But what will most come to our aid in restor­ing some sem­blance of nor­mal­ity is the huge vari­abil­ity in how strong or weak the ap­proach drive is. The world will now di­vide into ‘‘ap­proach­ers’’ and ‘‘avoiders’’.

Some peo­ple are dis­posed to ac­tively en­gage with life even un­der con­di­tions of risk, buoyed by en­thu­si­asm and ex­cite­ment, and their be­lief that be­hav­iour is highly mal­leable.

‘‘Avoiders’’ do the op­po­site, held back by cau­tion, and averse to chang­ing course un­less ev­i­dence of low risk is strong. Both pay highly se­lec­tive at­ten­tion to any in­for­ma­tion that sup­ports their own strat­egy. And the world is di­vided pretty equally be­tween the two tribes.

All at­ten­tion will be on the ‘‘ap­proach­ers’’. Like the Marines, they will be the first to ven­ture into what may be un­safe ter­ri­tory, to test the wa­ters in the

‘‘now nor­mal’’, and if the re­ports com­ing back paint a re­as­sur­ing pic­ture of the safety pre­cau­tions in place, and there is no new spike in in­fec­tion, that will em­bolden oth­ers to fol­low, and grad­u­ally the trickle of re­turn­ers will turn into a steady flow, and at a par­tic­u­lar junc­ture, there will be a tip­ping point.

This is the mo­ment when so­cial dis­ap­proval will fo­cus more on be­ing seen as ridicu­lously cau­tious. And it is at this tip­ping point that the norm changes — the whole process be­comes less in­di­vid­ual and more so­cial. All go­ing well, the wis­dom of crowds takes over — whereby each per­son mak­ing their own in­di­vid­ual de­ci­sions, based on their lo­cal knowl­edge, some­how ag­gre­gates into good col­lec­tive de­ci­sions about how to be­have.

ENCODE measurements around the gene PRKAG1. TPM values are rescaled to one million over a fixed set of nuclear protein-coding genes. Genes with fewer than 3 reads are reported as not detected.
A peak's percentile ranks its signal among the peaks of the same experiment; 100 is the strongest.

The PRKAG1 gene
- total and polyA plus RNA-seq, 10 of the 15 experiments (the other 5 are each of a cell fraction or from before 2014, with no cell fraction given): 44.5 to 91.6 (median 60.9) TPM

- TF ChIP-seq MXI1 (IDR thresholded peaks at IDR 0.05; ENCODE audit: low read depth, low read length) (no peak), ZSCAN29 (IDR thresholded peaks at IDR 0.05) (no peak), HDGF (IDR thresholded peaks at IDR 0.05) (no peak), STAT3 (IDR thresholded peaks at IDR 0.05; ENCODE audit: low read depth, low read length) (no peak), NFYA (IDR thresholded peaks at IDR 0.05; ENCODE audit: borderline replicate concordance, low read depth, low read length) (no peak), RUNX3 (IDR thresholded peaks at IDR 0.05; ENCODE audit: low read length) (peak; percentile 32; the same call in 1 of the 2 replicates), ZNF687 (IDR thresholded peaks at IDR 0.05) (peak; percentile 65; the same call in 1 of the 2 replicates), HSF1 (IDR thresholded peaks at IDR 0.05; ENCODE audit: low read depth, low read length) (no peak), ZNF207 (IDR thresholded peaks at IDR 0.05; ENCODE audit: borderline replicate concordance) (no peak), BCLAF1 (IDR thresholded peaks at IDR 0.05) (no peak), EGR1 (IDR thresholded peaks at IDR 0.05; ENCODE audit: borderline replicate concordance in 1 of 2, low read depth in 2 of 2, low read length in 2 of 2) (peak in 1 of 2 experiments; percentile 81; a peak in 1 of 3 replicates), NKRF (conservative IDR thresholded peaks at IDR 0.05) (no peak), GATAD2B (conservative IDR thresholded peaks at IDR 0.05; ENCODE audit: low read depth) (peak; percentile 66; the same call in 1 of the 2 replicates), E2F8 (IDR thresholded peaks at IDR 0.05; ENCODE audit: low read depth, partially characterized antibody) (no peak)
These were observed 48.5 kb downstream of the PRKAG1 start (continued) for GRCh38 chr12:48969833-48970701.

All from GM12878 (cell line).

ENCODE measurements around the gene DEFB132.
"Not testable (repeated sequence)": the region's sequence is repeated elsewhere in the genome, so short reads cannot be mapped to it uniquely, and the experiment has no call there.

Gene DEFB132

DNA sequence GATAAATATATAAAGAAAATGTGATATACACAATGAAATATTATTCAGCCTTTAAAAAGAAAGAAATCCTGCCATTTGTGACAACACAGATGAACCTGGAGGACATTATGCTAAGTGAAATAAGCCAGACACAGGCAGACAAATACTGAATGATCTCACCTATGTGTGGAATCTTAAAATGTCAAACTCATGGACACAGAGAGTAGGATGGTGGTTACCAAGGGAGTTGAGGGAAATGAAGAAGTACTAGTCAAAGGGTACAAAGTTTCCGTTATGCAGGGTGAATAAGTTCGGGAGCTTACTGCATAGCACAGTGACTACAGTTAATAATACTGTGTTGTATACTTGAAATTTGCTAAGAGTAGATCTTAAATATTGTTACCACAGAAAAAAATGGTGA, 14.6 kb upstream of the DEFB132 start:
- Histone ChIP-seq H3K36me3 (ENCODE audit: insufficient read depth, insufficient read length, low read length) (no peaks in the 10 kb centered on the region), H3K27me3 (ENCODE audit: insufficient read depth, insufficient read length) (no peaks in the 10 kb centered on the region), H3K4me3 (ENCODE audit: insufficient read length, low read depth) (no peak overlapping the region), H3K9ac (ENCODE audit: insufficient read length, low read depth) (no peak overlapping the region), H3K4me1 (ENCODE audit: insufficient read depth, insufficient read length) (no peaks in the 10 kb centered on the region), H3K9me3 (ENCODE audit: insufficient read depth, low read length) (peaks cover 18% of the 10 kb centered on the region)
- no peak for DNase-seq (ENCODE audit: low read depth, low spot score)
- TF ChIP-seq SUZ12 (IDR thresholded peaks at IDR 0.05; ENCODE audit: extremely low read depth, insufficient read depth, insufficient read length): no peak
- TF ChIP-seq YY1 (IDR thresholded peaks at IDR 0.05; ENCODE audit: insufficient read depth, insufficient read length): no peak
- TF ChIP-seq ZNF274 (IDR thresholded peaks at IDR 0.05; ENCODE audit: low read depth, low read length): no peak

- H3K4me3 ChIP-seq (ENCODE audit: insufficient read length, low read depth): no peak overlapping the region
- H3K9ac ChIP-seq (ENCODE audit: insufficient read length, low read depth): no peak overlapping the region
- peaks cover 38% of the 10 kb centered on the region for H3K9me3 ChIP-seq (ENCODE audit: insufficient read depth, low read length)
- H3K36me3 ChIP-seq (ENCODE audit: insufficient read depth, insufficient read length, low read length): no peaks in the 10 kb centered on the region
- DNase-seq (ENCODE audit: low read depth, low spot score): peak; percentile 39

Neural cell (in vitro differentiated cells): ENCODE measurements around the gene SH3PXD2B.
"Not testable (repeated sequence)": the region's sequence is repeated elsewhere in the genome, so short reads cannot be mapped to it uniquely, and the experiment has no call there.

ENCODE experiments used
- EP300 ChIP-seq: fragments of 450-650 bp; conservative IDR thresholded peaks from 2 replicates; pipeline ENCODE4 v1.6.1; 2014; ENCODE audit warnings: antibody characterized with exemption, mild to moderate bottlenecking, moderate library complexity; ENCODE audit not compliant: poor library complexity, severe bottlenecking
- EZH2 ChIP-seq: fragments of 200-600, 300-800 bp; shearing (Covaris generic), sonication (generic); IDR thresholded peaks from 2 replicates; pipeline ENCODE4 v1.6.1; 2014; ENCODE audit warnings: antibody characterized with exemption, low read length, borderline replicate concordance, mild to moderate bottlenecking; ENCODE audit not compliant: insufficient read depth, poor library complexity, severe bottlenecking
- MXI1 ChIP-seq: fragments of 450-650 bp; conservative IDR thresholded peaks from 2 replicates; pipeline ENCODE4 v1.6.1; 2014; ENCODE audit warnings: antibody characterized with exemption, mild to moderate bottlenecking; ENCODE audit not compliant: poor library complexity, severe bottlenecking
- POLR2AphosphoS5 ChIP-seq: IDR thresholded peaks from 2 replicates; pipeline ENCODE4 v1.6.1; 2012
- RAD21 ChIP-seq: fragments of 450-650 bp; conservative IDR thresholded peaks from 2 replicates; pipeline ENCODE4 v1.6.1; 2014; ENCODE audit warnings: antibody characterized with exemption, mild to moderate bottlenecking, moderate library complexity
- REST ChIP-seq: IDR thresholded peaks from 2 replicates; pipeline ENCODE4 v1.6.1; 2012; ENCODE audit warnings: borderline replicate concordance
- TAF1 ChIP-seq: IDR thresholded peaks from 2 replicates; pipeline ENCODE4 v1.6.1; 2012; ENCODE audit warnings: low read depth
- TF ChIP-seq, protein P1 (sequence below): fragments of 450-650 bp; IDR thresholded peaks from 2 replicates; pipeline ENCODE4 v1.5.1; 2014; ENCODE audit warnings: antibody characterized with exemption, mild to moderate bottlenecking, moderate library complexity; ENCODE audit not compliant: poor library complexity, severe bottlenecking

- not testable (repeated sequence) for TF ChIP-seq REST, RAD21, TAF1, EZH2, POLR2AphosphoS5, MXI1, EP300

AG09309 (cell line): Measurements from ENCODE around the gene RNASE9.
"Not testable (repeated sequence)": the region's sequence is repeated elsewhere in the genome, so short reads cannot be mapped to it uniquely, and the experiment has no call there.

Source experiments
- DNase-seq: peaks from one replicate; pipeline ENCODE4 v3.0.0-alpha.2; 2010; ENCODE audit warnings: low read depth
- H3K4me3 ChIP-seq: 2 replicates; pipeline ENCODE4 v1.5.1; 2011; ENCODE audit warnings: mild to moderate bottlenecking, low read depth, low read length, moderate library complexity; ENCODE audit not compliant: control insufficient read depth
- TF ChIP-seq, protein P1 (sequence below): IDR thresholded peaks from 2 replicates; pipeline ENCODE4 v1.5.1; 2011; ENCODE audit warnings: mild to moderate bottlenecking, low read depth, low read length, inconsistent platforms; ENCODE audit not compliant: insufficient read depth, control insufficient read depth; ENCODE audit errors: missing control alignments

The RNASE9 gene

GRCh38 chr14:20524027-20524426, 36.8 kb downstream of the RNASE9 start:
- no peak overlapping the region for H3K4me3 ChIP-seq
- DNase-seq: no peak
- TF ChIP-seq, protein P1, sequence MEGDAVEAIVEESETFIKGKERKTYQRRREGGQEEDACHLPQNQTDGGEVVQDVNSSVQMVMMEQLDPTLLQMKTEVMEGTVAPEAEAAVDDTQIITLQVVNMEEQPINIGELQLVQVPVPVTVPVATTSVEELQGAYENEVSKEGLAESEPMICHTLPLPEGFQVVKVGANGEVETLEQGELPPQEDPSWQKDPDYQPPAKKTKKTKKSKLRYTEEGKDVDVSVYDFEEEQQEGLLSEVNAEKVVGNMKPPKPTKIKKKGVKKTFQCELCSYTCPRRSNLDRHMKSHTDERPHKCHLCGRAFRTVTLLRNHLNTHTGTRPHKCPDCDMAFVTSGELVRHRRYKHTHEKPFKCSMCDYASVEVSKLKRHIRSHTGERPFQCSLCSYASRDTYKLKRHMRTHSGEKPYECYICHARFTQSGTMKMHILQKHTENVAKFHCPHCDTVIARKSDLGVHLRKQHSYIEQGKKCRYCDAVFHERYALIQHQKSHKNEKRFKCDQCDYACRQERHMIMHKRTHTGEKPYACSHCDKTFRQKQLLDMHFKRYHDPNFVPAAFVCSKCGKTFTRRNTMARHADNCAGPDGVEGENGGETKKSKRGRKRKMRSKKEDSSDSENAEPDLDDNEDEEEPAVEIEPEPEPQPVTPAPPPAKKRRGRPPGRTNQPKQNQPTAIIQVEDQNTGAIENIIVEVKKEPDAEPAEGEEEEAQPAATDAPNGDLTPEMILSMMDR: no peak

All of those changes will largely be a bot­tom-up phe­nom­e­non. So does the Gov­ern­ment have a role? Well, yes, be­cause we rely on it to keep up­dat­ing and shar­ing the in­for­ma­tion on what is likely to be an evolv­ing and lo­cal dy­namic. Be­cause it’s only in that kind of con­text we can keep mak­ing those good de­ci­sions. We have tem­po­rar­ily whacked the mole, but un­til we have an ef­fec­tive treat­ment, an­other mole­hill will al­most in­evitably ap­pear.

Not to be too Churchilli­an about it, this is just the end of the be­gin­ning of the strug­gle against Covid-19. We are still in a dan­ger­ous dance with that wily virus.

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 ??  ?? HIGH ALERT: It’s not go­ing to be as sim­ple as be­ing re­peat­edly told to wash your hands
HIGH ALERT: It’s not go­ing to be as sim­ple as be­ing re­peat­edly told to wash your hands